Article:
Tomo Koizumi NYFW SPRING 2020 READY-TO-WEAR

“I want to make something that is not commercial,” said Tomo Koizumi before his Spring 2020 show. The designer, who caught the eye of Katie Grand on Instagram six months ago and subsequently flew to New York one week later for his debut, felt no inhibitions about so boldly bucking the trends of the American fashion landscape. He has set up shop in Marc Jacobs’s atelier and uses Jacobs’s Madison Avenue store for his shows, and in this, he has become a spiritual successor to Jacobs’s fashion for fashion’s sake mantra of late. Koizumi’s clothes are more costume than ready-to-wear, intended to provoke and inspire. To make the point, he cast model Ariel Nicholson in a one-woman show in which she dressed and undressed in seven garments, twirling and gasping to the ambient tunes that echoed throughout the store.

As a display of fashion, it was breathtaking. Nicholson, the 18-year-old trans model and Raf Simons muse, projected well beyond a full painted face of glitter and a conehead ’do. As attendants dressed and undressed her in Koizumi’s ombré ensembles, she oohed and aahed, trying to keep the audience enthralled. No disrespect to her performance, but the structure and fabrications of the garments were enough.

All seven are made of hundreds of meters of ruffled Japanese polyester organza and utilize only one zipper. The construction is fascinating, with the ruffles backed by a cloth lining, suspended above each other like cascades of cake frosting. The silhouettes were pushed far beyond those of Koizumi’s debut, with jumpsuits, bodysuits, and ballooning sleeves layered under scarves of ruffles and bows. The designer said he chose the bow motif because he wanted the collection to represent his gift back to the people who made him. “I just want to bring joy,” he said simply. Mission achieved.

Source: VogueRunway

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YAJUN SS19 NYFW

YAJUN+STUDIO+Spring+Summer+2019+hMlrXdL-lP9l.jpg

Strange loop: Humans habitually live in a well-defined world, and everything they do has reasons and meaning.

YAJUN

For Spring Summer 2019, Yajun examined the "isomorphic" relationships of men, women and clothing. Inspired by the art of M.C. Esher where everything seems to loop with no beginnings or endings, this collection attempted to push the conformity of design and practicality to greater heights. Presenting menswear and womenswear on the runway this season, Yajun invited the audience to rethink how garments are worn and viewed, offering endless possibilities of interpretation. Jackets, shirts, pants and pockets were wrapped in "strange loops" leaving you to decide its placement, form and function. Yajun SS19 is a collection for the modern thinker with an open mind and a great sense of style.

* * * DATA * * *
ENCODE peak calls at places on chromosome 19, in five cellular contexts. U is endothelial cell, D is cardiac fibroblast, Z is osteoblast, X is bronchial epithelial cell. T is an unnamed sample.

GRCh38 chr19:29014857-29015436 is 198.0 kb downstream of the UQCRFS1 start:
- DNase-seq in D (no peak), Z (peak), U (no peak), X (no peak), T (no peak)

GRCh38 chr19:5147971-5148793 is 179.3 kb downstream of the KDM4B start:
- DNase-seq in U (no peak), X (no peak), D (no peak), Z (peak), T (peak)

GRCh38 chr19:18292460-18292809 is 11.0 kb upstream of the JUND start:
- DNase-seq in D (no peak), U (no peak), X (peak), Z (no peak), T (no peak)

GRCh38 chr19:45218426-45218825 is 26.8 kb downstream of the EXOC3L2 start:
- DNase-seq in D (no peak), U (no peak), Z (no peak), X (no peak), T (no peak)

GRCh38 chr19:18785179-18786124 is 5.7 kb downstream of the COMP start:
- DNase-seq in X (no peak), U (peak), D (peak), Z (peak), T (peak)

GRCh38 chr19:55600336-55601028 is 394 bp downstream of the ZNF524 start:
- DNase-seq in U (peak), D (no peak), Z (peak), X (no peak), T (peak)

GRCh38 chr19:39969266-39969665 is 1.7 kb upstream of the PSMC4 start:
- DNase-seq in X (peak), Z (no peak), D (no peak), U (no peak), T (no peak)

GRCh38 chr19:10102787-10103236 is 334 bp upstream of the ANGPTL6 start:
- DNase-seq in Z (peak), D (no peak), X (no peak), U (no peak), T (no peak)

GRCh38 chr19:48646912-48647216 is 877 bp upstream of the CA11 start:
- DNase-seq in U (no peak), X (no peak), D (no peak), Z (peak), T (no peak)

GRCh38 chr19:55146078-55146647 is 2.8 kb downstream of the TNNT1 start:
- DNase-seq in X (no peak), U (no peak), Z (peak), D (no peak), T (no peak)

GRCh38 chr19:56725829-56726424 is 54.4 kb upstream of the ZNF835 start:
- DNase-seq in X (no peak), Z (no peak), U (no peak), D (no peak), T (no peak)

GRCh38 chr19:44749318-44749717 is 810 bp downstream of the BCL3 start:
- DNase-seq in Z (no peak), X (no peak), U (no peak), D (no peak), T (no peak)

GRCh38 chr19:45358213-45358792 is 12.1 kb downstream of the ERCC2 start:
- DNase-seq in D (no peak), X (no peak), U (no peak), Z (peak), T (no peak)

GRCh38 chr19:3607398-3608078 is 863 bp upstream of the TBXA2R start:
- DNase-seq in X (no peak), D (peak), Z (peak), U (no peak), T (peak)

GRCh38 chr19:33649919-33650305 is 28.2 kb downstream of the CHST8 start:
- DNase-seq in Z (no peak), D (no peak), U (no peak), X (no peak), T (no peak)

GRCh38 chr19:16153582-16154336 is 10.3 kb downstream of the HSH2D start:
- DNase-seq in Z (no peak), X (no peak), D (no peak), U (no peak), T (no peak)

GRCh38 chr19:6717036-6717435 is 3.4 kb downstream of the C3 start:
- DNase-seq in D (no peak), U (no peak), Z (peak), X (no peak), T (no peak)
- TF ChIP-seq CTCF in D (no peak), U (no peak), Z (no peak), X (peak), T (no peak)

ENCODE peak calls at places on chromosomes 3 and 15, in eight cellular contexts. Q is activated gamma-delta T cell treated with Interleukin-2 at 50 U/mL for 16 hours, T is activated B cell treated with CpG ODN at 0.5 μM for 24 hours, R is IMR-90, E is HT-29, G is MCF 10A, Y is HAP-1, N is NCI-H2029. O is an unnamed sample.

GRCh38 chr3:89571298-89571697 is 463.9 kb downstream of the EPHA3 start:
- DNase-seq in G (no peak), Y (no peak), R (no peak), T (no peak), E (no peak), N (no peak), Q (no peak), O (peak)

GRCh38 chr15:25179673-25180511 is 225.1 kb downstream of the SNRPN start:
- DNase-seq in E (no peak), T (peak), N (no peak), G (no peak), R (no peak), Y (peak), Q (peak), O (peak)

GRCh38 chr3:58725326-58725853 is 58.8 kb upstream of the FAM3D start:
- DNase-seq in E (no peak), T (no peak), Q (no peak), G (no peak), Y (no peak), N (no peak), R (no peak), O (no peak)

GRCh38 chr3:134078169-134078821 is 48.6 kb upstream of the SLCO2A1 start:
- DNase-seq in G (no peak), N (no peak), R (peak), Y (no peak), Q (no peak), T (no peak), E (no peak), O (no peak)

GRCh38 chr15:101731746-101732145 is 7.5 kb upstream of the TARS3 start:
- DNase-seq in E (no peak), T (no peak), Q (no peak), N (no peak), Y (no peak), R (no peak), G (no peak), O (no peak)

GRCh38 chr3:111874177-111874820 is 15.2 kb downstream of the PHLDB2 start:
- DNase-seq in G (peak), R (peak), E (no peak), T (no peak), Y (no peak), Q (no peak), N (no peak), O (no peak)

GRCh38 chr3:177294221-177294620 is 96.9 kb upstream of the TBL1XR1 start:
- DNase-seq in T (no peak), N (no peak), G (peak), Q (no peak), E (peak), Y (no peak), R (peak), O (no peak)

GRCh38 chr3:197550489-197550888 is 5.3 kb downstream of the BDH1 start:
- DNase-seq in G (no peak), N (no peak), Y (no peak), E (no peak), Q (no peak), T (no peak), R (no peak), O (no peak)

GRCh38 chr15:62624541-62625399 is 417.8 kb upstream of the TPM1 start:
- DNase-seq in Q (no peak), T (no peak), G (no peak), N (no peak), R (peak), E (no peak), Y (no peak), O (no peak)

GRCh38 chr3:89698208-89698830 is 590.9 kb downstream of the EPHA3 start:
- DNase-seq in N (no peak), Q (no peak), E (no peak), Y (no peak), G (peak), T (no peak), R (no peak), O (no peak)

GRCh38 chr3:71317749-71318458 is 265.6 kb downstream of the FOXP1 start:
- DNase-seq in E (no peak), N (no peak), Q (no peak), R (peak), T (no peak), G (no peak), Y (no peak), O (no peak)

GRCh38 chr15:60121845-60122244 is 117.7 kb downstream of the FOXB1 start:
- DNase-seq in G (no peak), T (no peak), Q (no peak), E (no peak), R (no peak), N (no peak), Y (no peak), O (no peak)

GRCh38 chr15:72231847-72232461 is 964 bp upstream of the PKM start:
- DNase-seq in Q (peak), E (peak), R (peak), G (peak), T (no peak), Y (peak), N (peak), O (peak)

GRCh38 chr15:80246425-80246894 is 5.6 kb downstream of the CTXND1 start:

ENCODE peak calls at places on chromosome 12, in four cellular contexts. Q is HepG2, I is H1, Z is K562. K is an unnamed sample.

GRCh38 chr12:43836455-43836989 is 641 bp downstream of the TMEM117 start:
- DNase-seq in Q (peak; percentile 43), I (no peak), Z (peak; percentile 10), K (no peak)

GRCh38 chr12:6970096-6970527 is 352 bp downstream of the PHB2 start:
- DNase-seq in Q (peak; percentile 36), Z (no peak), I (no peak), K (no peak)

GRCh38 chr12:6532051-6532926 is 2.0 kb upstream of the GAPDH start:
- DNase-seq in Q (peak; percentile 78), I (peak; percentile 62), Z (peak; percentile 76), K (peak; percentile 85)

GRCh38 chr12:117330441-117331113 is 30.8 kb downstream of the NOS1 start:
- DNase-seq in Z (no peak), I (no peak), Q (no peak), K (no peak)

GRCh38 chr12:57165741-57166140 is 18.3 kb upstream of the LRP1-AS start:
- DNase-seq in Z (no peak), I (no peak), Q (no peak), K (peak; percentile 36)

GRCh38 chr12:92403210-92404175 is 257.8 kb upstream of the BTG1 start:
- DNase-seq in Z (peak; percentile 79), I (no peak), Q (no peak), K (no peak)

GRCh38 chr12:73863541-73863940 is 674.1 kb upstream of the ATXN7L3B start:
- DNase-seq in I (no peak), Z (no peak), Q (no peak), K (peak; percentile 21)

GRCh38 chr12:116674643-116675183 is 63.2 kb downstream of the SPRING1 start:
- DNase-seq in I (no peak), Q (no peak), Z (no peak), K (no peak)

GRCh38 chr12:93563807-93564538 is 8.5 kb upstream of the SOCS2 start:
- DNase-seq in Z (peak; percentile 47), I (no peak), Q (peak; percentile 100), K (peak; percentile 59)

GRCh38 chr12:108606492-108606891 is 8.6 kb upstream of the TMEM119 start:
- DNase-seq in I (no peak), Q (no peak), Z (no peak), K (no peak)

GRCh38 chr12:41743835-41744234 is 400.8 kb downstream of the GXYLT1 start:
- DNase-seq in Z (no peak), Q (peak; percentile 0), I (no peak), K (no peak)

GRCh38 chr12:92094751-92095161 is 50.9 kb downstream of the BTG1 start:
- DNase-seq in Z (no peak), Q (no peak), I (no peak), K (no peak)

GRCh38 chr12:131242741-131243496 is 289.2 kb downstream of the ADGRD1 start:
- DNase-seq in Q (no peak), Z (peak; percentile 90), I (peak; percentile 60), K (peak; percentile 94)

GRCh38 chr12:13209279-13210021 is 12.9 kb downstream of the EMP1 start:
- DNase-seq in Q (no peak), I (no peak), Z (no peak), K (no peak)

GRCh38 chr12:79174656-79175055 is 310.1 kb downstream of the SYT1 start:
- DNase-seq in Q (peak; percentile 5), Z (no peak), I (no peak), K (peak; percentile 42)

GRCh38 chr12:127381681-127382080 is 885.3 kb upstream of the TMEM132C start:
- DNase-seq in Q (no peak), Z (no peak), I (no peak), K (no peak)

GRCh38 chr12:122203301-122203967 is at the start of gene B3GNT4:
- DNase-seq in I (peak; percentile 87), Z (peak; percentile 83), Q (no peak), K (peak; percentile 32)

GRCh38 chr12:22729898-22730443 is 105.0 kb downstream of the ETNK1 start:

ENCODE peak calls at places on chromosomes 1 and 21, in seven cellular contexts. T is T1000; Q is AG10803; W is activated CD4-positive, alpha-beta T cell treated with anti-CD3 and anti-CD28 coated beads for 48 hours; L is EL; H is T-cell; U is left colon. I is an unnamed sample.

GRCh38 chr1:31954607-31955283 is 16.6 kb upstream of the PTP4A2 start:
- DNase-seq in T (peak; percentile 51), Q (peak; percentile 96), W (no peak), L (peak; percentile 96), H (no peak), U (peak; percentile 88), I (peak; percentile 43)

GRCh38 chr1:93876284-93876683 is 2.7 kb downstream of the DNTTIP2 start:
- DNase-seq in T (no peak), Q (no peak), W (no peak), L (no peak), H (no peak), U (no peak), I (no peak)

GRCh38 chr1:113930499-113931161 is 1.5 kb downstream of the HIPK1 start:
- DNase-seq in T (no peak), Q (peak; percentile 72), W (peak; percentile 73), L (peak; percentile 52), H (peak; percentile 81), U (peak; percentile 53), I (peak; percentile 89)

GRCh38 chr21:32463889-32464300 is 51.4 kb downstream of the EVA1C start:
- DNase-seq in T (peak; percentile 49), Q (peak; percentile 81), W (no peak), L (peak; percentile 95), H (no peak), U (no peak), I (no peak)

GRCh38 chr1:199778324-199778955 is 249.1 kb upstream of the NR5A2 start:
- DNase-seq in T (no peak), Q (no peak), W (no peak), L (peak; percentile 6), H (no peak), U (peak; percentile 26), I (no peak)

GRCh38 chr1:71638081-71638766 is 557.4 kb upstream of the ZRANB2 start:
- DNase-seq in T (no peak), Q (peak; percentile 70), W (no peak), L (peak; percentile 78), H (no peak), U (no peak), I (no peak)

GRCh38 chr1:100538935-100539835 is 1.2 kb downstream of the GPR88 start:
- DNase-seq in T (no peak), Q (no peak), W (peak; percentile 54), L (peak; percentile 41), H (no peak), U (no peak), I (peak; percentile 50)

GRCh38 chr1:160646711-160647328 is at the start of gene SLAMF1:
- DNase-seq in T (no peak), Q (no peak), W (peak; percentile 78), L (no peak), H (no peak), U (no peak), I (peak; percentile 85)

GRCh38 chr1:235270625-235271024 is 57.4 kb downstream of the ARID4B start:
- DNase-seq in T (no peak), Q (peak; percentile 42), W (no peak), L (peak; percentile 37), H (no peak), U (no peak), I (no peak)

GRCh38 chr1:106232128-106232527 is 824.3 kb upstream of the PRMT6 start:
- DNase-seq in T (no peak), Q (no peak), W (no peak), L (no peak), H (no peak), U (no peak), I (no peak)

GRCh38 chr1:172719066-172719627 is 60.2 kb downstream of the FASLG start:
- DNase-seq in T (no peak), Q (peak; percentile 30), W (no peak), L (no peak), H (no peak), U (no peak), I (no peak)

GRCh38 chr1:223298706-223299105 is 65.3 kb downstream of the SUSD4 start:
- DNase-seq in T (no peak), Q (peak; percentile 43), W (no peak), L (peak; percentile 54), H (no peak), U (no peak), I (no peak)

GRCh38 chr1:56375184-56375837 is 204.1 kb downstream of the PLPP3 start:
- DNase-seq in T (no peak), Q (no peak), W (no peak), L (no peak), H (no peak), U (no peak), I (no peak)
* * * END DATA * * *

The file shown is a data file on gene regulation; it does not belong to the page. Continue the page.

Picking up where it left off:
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KENZO Presents "Le Renard Bleu"

kenzo presents le renard bleu

KENZO continues its exploration of culture and global identities with the second installment in its Folio series. “Le  Renard Bleu” is a multi-disciplinary endeavor working across music, video, dance and print by talents  including: musicians  Midori Takada & Lafawndah; directors Partel Oliva; krump artist Qwenga and  photographer CG Watkins. The film and folio present KENZO’s – La Collection Memento N°2 and Spring-Summer 2018 collections.

KENZO FOLIO N°02 began as a rhythmic discussion between musicians Midori Takada (of no relation to Kenzo Takada, founder of the eponymous fashion house) and Lafawndah on the subject of the fabled myth, The Blue Fox. As transmitted by Takada, the fox appears in both ancient Senegalese and Japanese folktales as the trickster archetype; belonging both to the heavens and to the earth, the fox is the agent of chaotic good, shaking the world up when its energy has become stagnant. Above all else, the fox is famous for its cunning nature. This is the first piece of music on which Takada has worked in close to 20 years and its creation originated in her preoccupation with the legend of the fox. After constructing a vivid instrumental composition dramatizing the spirit animal’s journeys, Lafawndah responded – in her inimitable mix of fairytale and undertow—with lyrics capturing a dialogue between her and the fox himself.

Shot in Tokyo, Partel Oliva imagined a contemporary cinematic frame for the myth of the fox to reappear, creating a hybrid of choreography and narrative around Takada and Lafawndah’s performance of their joint composition (also titled Le Renard Bleu.). Qwanga expresses original movement within the piece as the titular fox.